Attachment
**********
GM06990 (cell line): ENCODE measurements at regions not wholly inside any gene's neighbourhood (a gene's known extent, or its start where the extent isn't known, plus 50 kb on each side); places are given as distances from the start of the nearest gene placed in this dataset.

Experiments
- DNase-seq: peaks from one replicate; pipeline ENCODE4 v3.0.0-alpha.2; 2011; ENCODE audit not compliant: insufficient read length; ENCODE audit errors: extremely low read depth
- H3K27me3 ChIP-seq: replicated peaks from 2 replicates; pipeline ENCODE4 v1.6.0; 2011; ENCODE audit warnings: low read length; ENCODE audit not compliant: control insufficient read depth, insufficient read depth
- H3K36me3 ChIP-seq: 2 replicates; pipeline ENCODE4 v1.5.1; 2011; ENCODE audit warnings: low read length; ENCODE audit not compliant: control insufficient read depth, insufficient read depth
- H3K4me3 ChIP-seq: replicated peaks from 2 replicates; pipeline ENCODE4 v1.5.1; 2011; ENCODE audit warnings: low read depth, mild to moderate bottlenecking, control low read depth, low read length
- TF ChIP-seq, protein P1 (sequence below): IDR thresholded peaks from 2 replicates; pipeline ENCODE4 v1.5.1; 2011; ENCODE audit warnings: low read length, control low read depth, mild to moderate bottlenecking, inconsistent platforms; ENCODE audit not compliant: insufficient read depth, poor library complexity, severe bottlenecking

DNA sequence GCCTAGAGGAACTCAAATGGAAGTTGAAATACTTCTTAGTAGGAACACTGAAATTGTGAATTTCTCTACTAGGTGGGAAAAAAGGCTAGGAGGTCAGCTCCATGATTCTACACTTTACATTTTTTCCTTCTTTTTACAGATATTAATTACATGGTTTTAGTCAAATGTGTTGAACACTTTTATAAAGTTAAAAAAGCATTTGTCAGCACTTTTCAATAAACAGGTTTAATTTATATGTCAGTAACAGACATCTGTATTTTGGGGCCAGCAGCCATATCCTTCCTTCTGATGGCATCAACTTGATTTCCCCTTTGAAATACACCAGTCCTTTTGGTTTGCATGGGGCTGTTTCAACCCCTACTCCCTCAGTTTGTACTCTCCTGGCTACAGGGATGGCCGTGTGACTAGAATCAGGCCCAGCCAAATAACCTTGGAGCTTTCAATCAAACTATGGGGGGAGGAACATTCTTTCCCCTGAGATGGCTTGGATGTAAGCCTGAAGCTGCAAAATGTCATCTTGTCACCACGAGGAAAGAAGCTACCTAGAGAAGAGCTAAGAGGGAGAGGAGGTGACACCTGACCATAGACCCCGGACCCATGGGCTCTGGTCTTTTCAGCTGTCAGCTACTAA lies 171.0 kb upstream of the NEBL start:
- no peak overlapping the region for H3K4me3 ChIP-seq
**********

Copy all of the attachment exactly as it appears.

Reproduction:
GM06990 (cell line): ENCODE measurements at regions not wholly inside any gene's neighbourhood (a gene's known extent, or its start where the extent isn't known, plus 50 kb on each side); places are given as distances from the start of the nearest gene placed in this dataset.

Experiments
- DNase-seq: peaks from one replicate; pipeline ENCODE4 v3.0.0-alpha.2; 2011; ENCODE audit not compliant: insufficient read length; ENCODE audit errors: extremely low read depth
- H3K27me3 ChIP-seq: replicated peaks from 2 replicates; pipeline ENCODE4 v1.6.0; 2011; ENCODE audit warnings: low read length; ENCODE audit not compliant: control insufficient read depth, insufficient read depth
- H3K36me3 ChIP-seq: 2 replicates; pipeline ENCODE4 v1.5.1; 2011; ENCODE audit warnings: low read length; ENCODE audit not compliant: control insufficient read depth, insufficient read depth
- H3K4me3 ChIP-seq: replicated peaks from 2 replicates; pipeline ENCODE4 v1.5.1; 2011; ENCODE audit warnings: low read depth, mild to moderate bottlenecking, control low read depth, low read length
- TF ChIP-seq, protein P1 (sequence below): IDR thresholded peaks from 2 replicates; pipeline ENCODE4 v1.5.1; 2011; ENCODE audit warnings: low read length, control low read depth, mild to moderate bottlenecking, inconsistent platforms; ENCODE audit not compliant: insufficient read depth, poor library complexity, severe bottlenecking

DNA sequence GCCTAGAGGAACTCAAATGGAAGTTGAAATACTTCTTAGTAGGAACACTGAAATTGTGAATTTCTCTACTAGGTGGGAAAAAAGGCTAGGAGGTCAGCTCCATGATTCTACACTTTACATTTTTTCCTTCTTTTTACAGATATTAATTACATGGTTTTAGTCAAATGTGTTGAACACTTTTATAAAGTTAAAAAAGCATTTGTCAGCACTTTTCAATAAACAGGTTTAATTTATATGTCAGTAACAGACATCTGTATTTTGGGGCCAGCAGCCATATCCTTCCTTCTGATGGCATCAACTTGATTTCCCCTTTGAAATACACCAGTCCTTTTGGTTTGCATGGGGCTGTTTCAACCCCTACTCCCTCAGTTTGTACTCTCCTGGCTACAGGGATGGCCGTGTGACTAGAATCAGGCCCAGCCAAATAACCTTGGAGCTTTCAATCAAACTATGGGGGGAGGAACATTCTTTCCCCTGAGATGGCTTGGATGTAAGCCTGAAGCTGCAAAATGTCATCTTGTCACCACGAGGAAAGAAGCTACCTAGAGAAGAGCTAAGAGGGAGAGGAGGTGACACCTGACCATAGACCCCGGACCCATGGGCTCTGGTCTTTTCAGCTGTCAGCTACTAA lies 171.0 kb upstream of the NEBL start:
- no peak overlapping the region for H3K4me3 ChIP-seq